Reset A A Font size: Print

District Court of Appeal, Second District, Division 2, California.

Isabella DAMIANI and Michele Damianl, Plaintiffs and Appellants, v. Santos Esteran MARTINEZ, Defendant and Respondent.

Civ. 21622.

Decided: September 25, 1956

Harry K. Mulholland, Santa Monica, for appellants. Hunter & Liljestrom, Los Angeles, for respondent.

This is an appeal from a judgment in favor of defendant after a jury verdict in a personal injury action arising from an intersection collision. The appeal is based on the ground that it was prejudicial error to refuse to give certain instructions charging defendant with the duty of stopping before entering the intersection.

The accident occurred around noon on March 1, 1954, at the intersection of Firestone Boulevard and Holmes Avenue. The day was clear and dry. Firestone Boulevard is a six-lane thoroughfare running in an east-west direction. It is approximately 70 feet wide in the area here involved, and carries three lanes of traffic on each side of a double centerline. Holmes Avenue is a two-lane highway laid out in a north-south direction, and is 28 feet wide. Holmes Avenue, at the place of the accident, does not completely cross Firestone Boulevard but flows into it from the north only. The prolongation of Holmes Avenue is located some 100 feet to the west. The picture, therefore, presented at the place of the collision is that of Holmes Avenue joining Firestone Boulevard to form a ‘T’ intersection, the upper horizontal bar of which is Firestone Boulevard.

This intersection was controlled by traffic lights which flashed red, green and amber signals. Three such signal lights were located at the intersection, two of which controlled east-west traffic on Firestone Boulevard. The third traffic light was placed at the south curb of Firestone to face north towards Holmes Avenue, its function being to regulate traffic proceeding south on Holmes in the approach to Firestone. There was, in addition, a boulevard stop sign installed on the west side of Holmes Avenue, approximately 12 to 15 feet north of Firestone Boulevard. It was visible to southbound traffic on Holmes Avenue. At the time of the accident all of these traffic lights were in operation. However, through some unexplained mischance, the signal normally governing traffic southbound on Holmes was so twisted from its normal position that the color of its light was not visible to a motorist approaching the intersection.

Plaintiffs Damiani are husband and wife and just prior to the accident they were traveling west on Firestone in an automobile driven by Mr. Damiani. They approached the intersection from the lane of traffic closest to the center line at a speed of 20–25 miles per hour. When he was approximately 200 feet from the intersection, Mr. Damiani observed that the traffic signal on Firestone was red for westbound traffic. Three or four cars in the lanes to his right had already been stopped by that light, but there were no vehicles ahead of him in his lane. When he was about 50 feet from the intersection, the light changed to green for westbound traffic. Upon the signal's changing to green, Mr. Damiani observed one or two of the stationary cars in the lanes to his right start to move forward and then suddenly stop. His car was three or four car-lengths from the intersection when he first observed the cars start up and about two car-lengths therefrom when he saw them stop. Mr. Damiani continued forward at the same speed into the intersection and collided with defendant's car, which was in the process of making a left turn. The point of impact was approximately nine feet west of the east curb of Holmes Avenue and 37 feet south of the north curb of Firestone Boulevard.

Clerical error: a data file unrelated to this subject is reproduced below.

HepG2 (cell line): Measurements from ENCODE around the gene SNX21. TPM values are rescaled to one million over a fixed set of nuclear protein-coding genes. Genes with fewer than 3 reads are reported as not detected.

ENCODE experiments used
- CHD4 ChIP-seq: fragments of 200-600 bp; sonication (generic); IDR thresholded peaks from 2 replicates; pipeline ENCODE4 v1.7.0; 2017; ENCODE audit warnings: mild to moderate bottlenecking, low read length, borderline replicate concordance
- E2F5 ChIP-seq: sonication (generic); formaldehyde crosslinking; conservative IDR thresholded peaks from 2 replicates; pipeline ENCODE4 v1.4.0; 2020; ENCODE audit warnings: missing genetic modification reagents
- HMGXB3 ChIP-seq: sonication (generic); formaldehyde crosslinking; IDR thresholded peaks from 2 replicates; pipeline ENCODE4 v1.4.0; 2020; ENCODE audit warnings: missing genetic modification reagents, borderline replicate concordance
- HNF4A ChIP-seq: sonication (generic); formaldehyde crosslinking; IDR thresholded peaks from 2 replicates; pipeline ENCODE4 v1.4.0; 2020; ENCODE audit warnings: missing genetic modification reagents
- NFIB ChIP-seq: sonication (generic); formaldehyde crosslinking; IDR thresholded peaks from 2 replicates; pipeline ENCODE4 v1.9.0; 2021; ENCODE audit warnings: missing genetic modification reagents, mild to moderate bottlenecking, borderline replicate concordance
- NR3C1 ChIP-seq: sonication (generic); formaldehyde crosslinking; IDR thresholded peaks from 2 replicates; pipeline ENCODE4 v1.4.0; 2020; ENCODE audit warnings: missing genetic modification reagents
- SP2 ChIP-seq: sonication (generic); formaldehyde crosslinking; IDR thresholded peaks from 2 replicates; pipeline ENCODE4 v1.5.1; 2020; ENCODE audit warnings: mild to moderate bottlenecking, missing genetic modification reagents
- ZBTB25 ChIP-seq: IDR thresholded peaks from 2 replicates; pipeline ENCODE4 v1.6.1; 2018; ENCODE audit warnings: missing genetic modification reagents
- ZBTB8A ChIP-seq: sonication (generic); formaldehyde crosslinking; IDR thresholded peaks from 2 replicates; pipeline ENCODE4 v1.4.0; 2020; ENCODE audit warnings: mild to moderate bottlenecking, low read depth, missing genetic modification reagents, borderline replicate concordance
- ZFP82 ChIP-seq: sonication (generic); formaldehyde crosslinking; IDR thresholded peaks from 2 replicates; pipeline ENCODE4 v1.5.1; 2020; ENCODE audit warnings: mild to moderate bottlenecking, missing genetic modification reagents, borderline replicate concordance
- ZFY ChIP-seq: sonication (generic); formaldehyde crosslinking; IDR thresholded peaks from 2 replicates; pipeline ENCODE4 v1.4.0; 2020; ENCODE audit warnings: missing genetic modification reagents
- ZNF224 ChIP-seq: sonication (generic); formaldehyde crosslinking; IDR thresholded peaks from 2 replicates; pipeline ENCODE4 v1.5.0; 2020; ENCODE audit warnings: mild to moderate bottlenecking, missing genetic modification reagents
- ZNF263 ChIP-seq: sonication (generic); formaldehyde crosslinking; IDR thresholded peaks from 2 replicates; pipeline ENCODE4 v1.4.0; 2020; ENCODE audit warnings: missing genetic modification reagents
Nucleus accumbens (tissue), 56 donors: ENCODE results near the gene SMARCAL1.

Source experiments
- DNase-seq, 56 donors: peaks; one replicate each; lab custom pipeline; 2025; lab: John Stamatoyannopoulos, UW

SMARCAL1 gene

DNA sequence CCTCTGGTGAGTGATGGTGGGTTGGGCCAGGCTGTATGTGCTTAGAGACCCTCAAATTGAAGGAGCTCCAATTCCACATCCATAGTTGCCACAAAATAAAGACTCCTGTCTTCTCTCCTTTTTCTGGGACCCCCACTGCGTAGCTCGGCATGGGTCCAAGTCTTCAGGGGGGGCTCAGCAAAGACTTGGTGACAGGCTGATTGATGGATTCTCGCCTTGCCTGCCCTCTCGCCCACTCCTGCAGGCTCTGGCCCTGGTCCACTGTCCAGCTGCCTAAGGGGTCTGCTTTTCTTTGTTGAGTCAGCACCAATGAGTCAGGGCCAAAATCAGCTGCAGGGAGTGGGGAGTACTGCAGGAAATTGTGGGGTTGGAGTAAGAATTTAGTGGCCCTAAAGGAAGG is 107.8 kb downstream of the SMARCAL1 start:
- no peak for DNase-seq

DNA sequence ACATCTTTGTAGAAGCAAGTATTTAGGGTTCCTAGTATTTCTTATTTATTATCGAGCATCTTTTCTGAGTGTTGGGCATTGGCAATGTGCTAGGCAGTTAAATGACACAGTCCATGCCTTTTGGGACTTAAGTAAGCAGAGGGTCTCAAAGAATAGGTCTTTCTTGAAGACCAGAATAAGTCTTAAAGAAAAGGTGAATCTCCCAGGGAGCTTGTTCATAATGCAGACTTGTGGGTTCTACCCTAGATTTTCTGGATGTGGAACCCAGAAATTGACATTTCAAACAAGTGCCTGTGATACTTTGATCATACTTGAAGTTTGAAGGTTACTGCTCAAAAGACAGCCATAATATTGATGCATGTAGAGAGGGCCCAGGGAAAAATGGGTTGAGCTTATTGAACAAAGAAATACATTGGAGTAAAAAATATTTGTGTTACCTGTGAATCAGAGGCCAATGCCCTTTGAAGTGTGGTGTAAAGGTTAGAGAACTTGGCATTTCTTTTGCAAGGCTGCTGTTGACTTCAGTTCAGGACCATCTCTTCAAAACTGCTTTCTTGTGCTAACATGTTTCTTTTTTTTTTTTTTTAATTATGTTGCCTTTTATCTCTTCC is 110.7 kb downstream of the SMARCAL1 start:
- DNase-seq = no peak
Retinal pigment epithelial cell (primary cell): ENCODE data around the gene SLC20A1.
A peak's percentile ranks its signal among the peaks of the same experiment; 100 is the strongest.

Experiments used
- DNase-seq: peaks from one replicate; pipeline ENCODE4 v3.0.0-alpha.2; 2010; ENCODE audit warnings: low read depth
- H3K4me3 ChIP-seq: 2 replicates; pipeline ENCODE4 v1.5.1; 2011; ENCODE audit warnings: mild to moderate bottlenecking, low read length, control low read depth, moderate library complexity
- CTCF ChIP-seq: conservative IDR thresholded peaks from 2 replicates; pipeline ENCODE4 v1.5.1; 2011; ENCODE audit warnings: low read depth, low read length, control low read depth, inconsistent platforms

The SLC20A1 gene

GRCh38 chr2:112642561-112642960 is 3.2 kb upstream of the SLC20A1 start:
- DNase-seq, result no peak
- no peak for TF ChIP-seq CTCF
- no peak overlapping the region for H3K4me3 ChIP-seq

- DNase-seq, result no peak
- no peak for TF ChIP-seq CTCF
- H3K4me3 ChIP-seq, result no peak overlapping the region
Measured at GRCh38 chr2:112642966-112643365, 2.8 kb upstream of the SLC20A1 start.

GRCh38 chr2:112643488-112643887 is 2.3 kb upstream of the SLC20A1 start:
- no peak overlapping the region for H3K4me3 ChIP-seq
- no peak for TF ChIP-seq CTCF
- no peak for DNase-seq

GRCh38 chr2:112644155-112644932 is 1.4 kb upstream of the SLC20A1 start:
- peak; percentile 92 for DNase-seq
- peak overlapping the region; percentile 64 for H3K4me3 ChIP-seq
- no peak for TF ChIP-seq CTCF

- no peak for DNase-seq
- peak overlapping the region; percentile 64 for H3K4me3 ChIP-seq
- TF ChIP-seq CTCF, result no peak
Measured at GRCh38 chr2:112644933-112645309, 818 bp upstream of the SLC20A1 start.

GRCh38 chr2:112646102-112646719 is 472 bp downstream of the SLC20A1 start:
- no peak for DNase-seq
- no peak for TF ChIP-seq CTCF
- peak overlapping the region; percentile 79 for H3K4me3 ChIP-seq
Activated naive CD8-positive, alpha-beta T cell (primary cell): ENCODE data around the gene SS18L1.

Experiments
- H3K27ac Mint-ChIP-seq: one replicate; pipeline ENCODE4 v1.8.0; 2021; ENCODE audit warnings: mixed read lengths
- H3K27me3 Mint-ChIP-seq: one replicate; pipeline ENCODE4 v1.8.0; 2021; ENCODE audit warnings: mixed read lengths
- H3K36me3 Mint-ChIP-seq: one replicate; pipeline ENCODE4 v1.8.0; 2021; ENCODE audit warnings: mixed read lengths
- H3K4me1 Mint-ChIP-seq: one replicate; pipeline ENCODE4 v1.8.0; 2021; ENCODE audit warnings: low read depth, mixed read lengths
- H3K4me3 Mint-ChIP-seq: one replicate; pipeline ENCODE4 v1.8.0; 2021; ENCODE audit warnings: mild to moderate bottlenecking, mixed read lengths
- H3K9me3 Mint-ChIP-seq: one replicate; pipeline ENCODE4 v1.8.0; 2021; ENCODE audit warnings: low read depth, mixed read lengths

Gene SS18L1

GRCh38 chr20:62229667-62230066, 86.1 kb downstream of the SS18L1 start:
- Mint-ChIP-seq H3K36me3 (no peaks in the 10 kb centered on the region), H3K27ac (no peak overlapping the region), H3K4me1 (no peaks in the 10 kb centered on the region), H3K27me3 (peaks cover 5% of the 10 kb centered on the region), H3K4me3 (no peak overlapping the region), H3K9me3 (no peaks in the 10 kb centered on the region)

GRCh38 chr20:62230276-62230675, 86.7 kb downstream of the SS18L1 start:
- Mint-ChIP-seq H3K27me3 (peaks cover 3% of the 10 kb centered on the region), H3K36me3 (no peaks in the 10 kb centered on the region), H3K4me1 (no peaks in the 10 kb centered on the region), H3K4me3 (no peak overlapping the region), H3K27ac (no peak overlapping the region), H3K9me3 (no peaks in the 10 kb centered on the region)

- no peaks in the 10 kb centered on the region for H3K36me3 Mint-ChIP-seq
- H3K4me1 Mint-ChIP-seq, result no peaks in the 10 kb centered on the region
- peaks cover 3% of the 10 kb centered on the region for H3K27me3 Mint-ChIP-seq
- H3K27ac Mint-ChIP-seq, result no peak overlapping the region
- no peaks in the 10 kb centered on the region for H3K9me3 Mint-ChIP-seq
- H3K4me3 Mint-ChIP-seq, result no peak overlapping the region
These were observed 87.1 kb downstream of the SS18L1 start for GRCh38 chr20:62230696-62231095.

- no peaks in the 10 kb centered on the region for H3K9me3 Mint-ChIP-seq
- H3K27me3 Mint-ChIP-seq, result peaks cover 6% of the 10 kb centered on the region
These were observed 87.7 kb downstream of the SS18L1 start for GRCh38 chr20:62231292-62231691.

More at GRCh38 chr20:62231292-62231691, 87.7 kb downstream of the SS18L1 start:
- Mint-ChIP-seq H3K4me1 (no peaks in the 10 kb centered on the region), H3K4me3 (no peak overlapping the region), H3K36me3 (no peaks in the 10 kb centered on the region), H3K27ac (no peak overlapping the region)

Defendant testified that he lived south of Firestone Boulevard and that his wife worked north of the boulevard near Holmes Avenue. It was his custom to drive her home from her place of employment. Prior to the accident, he had driven north on Holmes Avenue to meet his wife and then started south on that avenue. He approached the intersection at a speed of 15 to 20 miles an hour. He testified that he observed that the traffic light facing north up holmes Avenue was not working.1 Two westbound cars on Firestone were approaching the intersection as he neared it. Defendant could not see the state of the traffic signals for east-west bound traffic. He testified that he stopped his car for 30 or 40 seconds near the boulevard stop sign, and while he waited the westbound cars on Firestone came to a halt at the intersection. He thereupon drove slowly into the intersection, and was going about 5 miles an hour when the accident occurred.

A different version of defendant's conduct was given by one William Wickenberg, who testified that he observed defendant's car approach the intersection at a speed of 30 to 35 miles an hour just as the signals for east and west traffic on Firestone were changing to green. He testified that defendant's car seemed to increase its speed as it entered the intersection after the green signal was in effect for traffic on Firestone Boulevard. He testified defendant made no stop at the corner of Firestone and Holmes.

Plaintiffs do not challenge the sufficiency of the evidence to support the judgment. They assert, however, that the court committed prejudicial error in failing to give certain instructions requested by them relating to defendant's duty to halt at an intersection marked with a boulevard stop sign. They complain primarily that the court failed to give the following instructions:

1. Veh.Code, sec. 577. ‘The driver of any vehicle upon approaching any entrance of a highway or intersection, or railroad grade crossing, signposted with a stop sign as provided in this code, except as otherwise permitted or directed in this code, shall stop: (a) Before entering the cross-walk on the near side of the intersection or, if none, then at a limit line when marked, otherwise before entering such highway or intersection.’